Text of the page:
The next time you’re at the Saratoga Strike Zone, keep an eye on your ball as it’s heading for the pins. You’ll notice that it actually slides more than it rolls as it makes its way down the slippery, oiled lane. It does that because most of the weight is located in the center of the ball, giving it greater total kinetic energy to eventually knock down those pins.
But it wasn’t always like that.
Schenectady resident Joseph Gentiluomo, a World War II veteran who graduated from RPI and went on to work at General Electric, is the owner of 28 patents, including two modifications to the bowling ball. “I was inventing things in all kinds of sports,” Gentiluomo told bowlersmart.com in 2020. “I created a golf ball with less hooking and slicing. It had to do with the density of the ball. I figured I’d do the same thing with a bowling ball.”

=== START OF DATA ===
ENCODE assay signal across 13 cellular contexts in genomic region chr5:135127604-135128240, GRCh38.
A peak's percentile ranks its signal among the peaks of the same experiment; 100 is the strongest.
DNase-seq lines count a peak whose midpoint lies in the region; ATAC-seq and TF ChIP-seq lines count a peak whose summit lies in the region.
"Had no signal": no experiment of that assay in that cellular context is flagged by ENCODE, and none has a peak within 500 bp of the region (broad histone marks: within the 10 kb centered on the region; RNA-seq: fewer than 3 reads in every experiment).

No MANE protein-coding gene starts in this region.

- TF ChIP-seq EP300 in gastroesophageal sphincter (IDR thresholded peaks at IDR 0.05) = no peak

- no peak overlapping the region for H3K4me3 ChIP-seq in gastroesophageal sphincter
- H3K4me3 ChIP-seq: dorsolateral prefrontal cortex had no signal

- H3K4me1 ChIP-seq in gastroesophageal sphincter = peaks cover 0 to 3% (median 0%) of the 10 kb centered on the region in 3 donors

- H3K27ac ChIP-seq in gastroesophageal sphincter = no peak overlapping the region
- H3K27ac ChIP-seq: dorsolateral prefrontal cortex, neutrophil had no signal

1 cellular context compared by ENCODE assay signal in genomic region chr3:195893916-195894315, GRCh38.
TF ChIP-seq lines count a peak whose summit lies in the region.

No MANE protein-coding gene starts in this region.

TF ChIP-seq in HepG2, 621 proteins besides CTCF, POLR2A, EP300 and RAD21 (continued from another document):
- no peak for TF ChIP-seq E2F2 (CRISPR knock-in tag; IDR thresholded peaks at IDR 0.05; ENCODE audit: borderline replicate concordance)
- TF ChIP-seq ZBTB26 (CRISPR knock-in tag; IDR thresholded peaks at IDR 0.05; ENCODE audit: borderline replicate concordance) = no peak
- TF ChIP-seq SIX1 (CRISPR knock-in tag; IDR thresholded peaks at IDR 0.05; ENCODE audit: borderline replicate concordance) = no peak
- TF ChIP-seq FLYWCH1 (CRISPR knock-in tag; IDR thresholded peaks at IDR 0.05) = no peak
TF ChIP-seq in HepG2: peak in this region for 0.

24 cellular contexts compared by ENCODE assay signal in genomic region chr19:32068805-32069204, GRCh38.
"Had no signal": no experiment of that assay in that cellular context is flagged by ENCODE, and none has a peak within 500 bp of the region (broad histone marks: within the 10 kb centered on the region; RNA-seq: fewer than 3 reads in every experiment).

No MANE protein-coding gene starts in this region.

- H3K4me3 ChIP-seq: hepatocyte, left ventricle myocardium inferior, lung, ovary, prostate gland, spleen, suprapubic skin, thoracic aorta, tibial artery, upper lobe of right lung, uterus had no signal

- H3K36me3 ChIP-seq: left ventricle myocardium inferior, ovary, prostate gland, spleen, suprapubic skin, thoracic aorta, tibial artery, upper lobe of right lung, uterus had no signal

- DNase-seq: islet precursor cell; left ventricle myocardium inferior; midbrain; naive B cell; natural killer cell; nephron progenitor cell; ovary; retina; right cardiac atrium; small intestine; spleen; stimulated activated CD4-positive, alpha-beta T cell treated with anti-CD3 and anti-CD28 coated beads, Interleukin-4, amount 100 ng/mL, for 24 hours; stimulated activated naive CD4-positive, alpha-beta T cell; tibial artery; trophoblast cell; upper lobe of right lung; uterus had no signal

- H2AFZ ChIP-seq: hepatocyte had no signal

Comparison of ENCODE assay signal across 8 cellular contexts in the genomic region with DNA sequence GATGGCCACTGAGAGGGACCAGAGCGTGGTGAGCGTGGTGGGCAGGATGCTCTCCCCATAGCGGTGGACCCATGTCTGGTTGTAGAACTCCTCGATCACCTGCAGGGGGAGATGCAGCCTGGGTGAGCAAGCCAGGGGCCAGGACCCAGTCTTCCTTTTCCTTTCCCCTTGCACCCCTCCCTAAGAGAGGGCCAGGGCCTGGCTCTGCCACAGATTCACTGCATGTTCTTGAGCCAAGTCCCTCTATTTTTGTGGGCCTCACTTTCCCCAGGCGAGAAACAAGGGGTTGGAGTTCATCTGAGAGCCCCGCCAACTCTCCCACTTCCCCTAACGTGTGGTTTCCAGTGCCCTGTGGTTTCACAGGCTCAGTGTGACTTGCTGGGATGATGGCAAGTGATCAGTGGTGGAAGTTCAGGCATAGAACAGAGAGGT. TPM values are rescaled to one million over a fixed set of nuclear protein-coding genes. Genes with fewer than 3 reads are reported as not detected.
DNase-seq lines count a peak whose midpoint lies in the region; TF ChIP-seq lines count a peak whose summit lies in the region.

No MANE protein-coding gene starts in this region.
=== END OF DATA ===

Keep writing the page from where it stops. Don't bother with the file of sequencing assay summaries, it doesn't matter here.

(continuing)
Today, Gentiluomo is considered the inventor of the modern bowling ball. Last summer, the 98-year-old even got to bowl the first ball at a grand reopening ceremony for Clifton
Park’s Spare Time, which had been closed due to COVID. His first roll landed in the gutter, but his second connected with the pins, knocking down eight of them. His secret? Density.